Needs, wants and bunny rabbits

Liz  is trained in art therapy.  We stink at art.  We knew one day those two facts would collide and today was that day – yippee!

Liz asked us to imagine ourselves as an animal and draw that animal with crayons.  We drew a bunny standing upright with very long ears – she didn’t ask for any embellishment, just the animal.  Then she asked if the bunny was all alone – she dwelled on this question for quite awhile (the second hint that this was not just fun drawing time with Liz).  She also wanted to know about whether the bunny was a male or female, only to find out that our bunny didn’t have a sex as such, it was just “a bunny”.  We then had to describe our bunny – she picked up on the words alone and alert.  These words were added to the picture with a new crayon colour for each word.  Then we had to draw and label what the bunny needed – house, food and water.  Our bunny masterpiece was finished…

We hate looking at anything we’ve drawn or written with crayon, we know we switch during the time and it shows in our writing – we go from block capitals to the flowing hand of Sophie.  We’ve yet to find a generic writing with crayon – we can with pen because the younger ones can’t hold a pen.  So Liz asked us to look at this picture and ensure that it had everything on it that the bunny needed.  Once we agreed that was it, we dated it and handed it back to her.  Usually she asks if we want anything we draw destroyed, but today she didn’t.

It was only when we were driving away that Ellie casually mentioned that this one silly drawing we didn’t really think about told Liz bucket loads about us – we were loners, considered ourselves sexless for safety reasons, didn’t want anyone else around us and only needed a house food and water.  She pointed out that if we were “normal” we’d at least want another bunny there for company, some toys, activities etc.  We would have moved from the basic needs into the wants – I want friends, I want to go out and so on.  Why in the world didn’t she tell us that while we were drawing the picture!  We only picked a bunny cos we thought of Thumper from Bambi.  We only thought of the basics because we thought of a rabbit breeding farm we went to when we were young.

Was very tempted to email Liz and tell her we were onto her and knew the bunny wanted more things, we just couldn’t draw them.  Would that be too obvious?  Yup, it would. Stink!

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10 Responses to “Needs, wants and bunny rabbits”


  1. 1 Amie July 21, 2009 at 12:54 am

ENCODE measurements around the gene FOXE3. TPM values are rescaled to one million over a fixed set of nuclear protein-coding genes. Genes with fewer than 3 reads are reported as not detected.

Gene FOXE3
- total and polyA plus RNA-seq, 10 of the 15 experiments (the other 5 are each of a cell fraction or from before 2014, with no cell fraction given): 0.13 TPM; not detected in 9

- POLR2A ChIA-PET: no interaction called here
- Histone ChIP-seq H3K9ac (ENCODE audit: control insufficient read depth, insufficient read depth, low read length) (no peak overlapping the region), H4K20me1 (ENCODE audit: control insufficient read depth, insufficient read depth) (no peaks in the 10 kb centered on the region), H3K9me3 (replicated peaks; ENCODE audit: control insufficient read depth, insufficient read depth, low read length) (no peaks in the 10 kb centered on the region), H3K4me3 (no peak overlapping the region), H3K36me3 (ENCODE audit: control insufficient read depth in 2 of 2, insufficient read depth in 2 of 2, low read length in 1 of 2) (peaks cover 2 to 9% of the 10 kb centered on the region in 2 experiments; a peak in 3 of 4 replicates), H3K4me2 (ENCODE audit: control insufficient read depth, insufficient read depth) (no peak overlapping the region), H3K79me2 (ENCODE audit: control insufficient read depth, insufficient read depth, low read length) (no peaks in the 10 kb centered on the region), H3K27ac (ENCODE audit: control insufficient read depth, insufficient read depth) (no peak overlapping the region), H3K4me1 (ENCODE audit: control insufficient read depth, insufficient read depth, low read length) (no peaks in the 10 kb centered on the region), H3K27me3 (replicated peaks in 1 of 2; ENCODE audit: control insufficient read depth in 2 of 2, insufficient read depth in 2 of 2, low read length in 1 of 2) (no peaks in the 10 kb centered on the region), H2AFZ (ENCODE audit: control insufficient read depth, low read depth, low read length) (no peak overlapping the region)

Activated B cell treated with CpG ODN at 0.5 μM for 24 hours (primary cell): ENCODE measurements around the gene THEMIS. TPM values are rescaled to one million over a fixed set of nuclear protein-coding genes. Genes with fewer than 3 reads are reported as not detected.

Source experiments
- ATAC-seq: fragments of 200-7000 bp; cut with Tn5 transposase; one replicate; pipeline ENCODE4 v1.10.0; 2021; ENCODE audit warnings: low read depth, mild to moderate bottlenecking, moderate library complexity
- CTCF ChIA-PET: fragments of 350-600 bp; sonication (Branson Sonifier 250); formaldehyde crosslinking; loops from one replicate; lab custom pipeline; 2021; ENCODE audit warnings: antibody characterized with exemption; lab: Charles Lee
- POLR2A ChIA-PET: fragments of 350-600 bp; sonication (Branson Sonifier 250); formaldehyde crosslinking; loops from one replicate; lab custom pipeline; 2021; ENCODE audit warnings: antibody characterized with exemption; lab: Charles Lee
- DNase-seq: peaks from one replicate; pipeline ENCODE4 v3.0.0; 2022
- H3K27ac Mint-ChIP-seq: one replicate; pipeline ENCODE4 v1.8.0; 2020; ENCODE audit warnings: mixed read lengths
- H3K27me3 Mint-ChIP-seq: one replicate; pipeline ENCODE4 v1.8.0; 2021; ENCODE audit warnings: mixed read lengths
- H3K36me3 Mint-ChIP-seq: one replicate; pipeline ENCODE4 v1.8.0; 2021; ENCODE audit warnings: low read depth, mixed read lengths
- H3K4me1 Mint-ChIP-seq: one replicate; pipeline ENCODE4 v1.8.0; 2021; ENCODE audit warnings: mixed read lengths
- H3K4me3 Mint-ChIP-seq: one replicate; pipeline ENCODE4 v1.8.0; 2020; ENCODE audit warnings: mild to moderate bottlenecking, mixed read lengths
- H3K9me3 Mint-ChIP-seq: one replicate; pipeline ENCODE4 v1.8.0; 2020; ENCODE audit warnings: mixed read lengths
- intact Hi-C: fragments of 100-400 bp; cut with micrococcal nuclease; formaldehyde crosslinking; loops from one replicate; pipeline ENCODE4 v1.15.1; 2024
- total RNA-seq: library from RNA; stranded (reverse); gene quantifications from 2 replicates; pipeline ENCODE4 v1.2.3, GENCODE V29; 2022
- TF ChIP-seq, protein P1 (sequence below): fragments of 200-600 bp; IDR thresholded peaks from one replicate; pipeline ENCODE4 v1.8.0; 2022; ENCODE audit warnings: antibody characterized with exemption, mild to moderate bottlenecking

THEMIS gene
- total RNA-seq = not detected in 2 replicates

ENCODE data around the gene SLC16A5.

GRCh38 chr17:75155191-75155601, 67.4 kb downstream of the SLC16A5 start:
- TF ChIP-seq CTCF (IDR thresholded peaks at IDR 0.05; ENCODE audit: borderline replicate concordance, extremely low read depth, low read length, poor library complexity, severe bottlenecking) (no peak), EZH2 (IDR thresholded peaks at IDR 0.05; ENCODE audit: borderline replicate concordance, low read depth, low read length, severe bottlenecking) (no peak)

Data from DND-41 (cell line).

I find art therapy fascinating, but i’m not sure it really help anyone. Like you said, its a bunny. You begin thinking about what a bunny wants, its not necessarily what you want. If i drew a bunny i’d give him a carrot. I hate carrots. Lol. Hmm

  2. 2 castorgirl July 21, 2009 at 1:27 am

    Oh you sooo should have seen the drawing of the carrot we did for the bunny. It was definitely the best element of the masterpiece :)

    Yeah to us it was just a drawing of a bunny that we had to do cos she said we had to draw something. But it could also have meant all the stuff Ellie said. Next time we do a drawing, we’re going to put a caveat on it!

    I know art therapy does help – we’ve got lots out of the sets on Polyvore. Probably just reading too much into what is a silly drawing done when she hit our stone wall.

    Take care…

  3. 3 mindparts July 21, 2009 at 7:49 am

    How amazing! My therapist is also trained in art therapy, though we don’t do that all that often. She has a rule and that is to leave your art critic at the door. No judgements are allowed in art therapy. You don’t stink. Because it’s the process and not product. The point of art therapy, as you found out, is to discover things about yourself and share them with others. You’ve done that in an incredible way.

    So, what will you do with this information?

    Paul

    • 4 castorgirl July 21, 2009 at 8:10 pm

      Hi Paul,

      I wish we could leave the art criticism at the door. It’s odd in that I know she encourages the use of crayons, but it’s the one medium we just can’t handle well. I know it’s because of triggers from when we were young, but I’ve no real idea what they are. We keep using the crayons hoping one day to find out what the issue is with their use – it could be that we consider them “beneath us”, but I don’t think that’s it as Jo used pen-like crayons with us at the woman’s program and that was fine. It’s the crayons themselves that are the problem.